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I understand the following property of the javascript language:

var bar = 1;
var foo = bar;
bar = "something entirely different";
// foo is still 1

However, when trying to apply this logic to an object it seems to act differently:

var bar = {};
bar.prop = 1;
var foo = bar;
bar.prop = "something entirely different";
// foo.prop now changes to "something entirely different"
// but...
bar = "no longer an object";
// now foo remains an object with the prop property

Can someone tell me what's happening and why there is a difference?

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I may have answered my own question: "Javascript is always pass by value, but when a variable refers to an object (including arrays), the "value" is a reference to the object." But this is still confusing, can someone explain more? –  Jeff Feb 27 '12 at 22:50
    
See my answer Jeff, please let me know if that makes any sense? –  Josh Feb 27 '12 at 22:52
    
possible duplicate of Is Java pass by reference? –  Mike Samuel Feb 27 '12 at 22:57
    
That question is relevant because nothing about your question is JavaScript specific. –  Mike Samuel Feb 27 '12 at 22:57
1  
@MikeSamuel You can't perform the above code snippets in Java, you will get an error. I would say the use of JavaScript code in reference to what was confusing him would make this question about JavaScript. –  Brandon Buck Feb 27 '12 at 22:59
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3 Answers

up vote 1 down vote accepted

That's correct. When you assign a variable to an object, you're really creating a second reference to that object. In the first case, what you're doing is assigning bar to point at the string foo points to, but then you change what bar points to when you reassign bar.

In the second example, you assign bar to a new object, then you point foo at that same object, then you reassign bar to a string. foo is still pointed at the same object.

Think of it like this: bar = "something" is changing what bar points to, not changing the actual object {} to a string.

This article is a fairly good explanation of what you're seeing. I'm looking for even better / more authoritative references, however.

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This is what I was going to say, the memory containing the object bar was assigned to is not erased and replaced with "no longer an object" but the reference is dropped (and if it had not other references it would be queued for garbage collection). –  Brandon Buck Feb 27 '12 at 22:54
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Let's take it line by line:

var foo = bar;

All that names of objects do is hold addresses in memory. So in this statement, you are making foo hold the same memory address as bar. If for example bar was holding 0xFF, then via the assignment you would make foo also hold 0xFF.

However, keep in mind that bar and foo are two distinct objects, they happen to just hold the same address in memory.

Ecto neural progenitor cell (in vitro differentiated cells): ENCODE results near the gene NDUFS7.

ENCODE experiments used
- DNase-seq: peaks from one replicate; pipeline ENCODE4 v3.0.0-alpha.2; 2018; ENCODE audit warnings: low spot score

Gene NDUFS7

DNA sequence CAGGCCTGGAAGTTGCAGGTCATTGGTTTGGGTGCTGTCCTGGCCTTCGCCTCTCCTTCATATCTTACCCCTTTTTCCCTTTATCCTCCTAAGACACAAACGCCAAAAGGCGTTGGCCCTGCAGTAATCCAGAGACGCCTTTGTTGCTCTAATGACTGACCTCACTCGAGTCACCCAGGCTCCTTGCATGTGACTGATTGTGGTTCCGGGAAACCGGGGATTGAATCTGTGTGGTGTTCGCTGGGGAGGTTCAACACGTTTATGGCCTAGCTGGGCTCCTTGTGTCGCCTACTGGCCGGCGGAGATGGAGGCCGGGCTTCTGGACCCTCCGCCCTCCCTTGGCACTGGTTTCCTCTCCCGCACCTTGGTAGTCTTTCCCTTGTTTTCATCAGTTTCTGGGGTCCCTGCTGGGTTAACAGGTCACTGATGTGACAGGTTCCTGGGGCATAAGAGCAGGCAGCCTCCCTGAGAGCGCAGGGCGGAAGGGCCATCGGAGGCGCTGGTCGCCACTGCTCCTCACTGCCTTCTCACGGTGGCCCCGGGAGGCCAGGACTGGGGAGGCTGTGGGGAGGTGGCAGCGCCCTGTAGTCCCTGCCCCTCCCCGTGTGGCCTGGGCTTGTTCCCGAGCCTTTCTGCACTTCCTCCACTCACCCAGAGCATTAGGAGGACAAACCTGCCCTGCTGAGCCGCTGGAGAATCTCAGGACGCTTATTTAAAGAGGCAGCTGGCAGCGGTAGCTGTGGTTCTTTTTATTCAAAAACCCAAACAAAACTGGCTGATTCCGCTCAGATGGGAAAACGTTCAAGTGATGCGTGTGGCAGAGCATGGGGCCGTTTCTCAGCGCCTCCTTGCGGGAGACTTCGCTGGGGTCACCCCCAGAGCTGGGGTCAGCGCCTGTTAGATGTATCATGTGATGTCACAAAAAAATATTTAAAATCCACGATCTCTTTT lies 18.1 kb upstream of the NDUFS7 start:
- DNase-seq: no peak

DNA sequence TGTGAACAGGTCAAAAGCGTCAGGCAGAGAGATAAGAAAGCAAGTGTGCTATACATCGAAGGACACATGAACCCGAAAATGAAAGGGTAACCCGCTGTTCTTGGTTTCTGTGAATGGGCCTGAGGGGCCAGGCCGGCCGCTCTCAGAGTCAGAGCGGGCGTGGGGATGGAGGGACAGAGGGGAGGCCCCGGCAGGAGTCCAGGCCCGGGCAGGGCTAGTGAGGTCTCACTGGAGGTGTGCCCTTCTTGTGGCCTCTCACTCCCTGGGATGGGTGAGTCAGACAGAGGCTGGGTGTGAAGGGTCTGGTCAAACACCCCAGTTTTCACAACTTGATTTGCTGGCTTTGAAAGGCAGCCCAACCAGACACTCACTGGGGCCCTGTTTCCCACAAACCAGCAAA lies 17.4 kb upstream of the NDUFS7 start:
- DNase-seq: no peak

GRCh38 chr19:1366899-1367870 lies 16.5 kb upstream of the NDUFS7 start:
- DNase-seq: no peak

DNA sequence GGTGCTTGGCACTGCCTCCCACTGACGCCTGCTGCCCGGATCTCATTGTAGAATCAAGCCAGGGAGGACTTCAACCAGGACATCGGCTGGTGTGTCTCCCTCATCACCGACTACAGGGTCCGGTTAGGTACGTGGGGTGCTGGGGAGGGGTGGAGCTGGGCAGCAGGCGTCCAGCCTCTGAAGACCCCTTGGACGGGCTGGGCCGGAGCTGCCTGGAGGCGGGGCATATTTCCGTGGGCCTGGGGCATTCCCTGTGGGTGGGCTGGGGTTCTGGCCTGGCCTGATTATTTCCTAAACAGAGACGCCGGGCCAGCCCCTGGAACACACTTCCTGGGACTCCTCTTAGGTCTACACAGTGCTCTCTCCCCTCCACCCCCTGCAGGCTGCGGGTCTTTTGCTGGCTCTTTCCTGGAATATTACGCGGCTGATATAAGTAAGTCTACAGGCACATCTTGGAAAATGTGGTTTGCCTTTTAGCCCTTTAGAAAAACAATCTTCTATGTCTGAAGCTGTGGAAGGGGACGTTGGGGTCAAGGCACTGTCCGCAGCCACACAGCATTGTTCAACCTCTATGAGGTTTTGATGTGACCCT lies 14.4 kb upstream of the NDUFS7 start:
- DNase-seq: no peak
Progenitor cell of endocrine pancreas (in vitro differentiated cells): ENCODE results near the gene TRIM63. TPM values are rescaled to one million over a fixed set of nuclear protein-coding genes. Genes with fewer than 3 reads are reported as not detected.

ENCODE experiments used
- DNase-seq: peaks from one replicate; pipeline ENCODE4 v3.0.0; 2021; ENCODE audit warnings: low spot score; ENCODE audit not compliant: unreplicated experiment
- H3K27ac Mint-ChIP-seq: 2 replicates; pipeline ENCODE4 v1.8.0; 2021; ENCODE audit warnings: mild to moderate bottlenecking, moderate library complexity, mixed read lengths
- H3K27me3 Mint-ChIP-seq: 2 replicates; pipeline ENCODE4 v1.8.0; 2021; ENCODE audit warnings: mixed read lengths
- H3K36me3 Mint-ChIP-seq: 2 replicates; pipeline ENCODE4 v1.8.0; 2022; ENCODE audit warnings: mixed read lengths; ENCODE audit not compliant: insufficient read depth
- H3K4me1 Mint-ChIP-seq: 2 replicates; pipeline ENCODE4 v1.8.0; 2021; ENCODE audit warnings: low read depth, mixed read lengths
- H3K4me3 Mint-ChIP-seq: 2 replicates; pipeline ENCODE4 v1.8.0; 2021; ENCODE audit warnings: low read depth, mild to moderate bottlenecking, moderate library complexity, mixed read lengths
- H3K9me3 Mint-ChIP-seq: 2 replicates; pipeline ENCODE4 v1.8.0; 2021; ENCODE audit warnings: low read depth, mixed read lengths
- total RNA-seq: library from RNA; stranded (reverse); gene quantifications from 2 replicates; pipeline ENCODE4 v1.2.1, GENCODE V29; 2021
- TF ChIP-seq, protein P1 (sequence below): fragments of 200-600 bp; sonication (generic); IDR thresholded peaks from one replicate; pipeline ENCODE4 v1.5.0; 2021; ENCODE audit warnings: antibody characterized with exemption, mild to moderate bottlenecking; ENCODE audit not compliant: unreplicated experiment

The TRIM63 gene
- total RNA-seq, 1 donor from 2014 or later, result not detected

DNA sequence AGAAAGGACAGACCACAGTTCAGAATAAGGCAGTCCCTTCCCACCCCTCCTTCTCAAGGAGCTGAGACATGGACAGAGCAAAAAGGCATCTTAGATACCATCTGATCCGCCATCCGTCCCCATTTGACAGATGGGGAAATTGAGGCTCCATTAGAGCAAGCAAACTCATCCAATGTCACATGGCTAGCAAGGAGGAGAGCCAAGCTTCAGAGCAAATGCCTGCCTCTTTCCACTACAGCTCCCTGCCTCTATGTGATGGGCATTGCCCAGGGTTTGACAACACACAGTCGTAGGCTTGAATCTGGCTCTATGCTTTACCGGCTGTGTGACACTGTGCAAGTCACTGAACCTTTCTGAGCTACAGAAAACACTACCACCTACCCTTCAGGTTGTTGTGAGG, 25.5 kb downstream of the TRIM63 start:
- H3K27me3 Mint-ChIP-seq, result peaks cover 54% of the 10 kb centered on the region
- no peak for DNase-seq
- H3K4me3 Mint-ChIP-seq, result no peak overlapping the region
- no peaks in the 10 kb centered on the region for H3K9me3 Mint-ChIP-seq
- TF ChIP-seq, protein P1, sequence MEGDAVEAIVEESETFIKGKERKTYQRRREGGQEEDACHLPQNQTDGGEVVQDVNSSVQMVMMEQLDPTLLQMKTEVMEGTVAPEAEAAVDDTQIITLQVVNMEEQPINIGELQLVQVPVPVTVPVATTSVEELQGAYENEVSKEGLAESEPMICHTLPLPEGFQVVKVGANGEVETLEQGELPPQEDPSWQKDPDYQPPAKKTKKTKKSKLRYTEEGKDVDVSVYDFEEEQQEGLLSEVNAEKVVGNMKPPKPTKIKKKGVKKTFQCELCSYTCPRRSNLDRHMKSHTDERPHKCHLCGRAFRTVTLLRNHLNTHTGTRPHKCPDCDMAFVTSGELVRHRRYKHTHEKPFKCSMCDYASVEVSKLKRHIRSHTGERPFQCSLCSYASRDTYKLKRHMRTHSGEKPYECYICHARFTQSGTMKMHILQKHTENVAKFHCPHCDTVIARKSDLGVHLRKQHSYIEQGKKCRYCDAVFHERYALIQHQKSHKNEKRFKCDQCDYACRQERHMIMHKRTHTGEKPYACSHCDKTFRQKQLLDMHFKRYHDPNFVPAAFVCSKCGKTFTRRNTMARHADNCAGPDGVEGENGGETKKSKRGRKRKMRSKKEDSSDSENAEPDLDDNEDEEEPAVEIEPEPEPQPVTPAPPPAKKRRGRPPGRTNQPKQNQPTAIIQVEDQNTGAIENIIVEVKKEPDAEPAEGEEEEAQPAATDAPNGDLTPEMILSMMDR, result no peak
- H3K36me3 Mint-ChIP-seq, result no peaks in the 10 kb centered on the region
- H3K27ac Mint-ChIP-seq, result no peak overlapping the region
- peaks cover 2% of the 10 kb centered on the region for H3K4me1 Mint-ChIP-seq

Now, since they do happen to hold the same address in memory, mutating members of bar will also affect the members of foo because they are bound to the same object.

bar.prop = "something entirely different";  // affects foo.prop also

However, here is the key point to remember:

Assignment only changes what the name of the object is bound to, and does not affect any other objects.

In other words, the statement below made bar hold a different memory address, but this does not affect foo.

bar = "no longer an object"; // Made bar hold a different memory address

Now, explaining the quote:

Javascript is always pass by value, but when a variable refers to an object (including arrays), the "value" is a reference to the object.

Take this example:

function f(obj1, obj2)
{
    obj1.prop = 10;
    obj2 = {prop: 20};
}

var bar = {prop: 1};
var foo = {prop: 2};
f(bar, foo);
console.log("bar.prop: " + bar.prop + ", foo.prop: " + foo.prop);

This prints outs: bar.prop: 10, foo.prop: 2. Inside function f, obj1 holds the same memory address as bar and obj2 holds the same memory address as foo. However, only bar is affected because inside f only altering members of objects are reflected and assignment obj2 = {prop: 20}; only affects the local variable obj2 not foo.

In other words, the "value" is a reference to an object means, altering members affects the referenced object but assigning only affects the local variable.

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I think that is the most confusing explanation I've seen. Forget all about memory and addresses, ECMA-262 specifies behaviour, not implementation. –  RobG Feb 28 '12 at 0:18
    
@RobG: I think concrete rather than the abstract makes more sense to me (which was what I was trying to do), but thanks for the comment (I realize this way may not be appropriate for everyone). However, more specific comments would be more beneficial for me. –  Jesse Good Feb 28 '12 at 1:02
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In the first code you define the Var bar as variable.

in the second code you define it as an object.

The variables take a place in the memory;so when you define foo from bar its will be the same type as variable and will reserve a new memory location; and when you use equal operator you are replacing the data content of this variable.

The object in the second sample code on initialize will point (as pointer) to a memory location that will contain the data of this object; and when you define foo from bar its will be the same type as object and will point to the same memory location; so changing one of these two reference object value will reflect on the other one.

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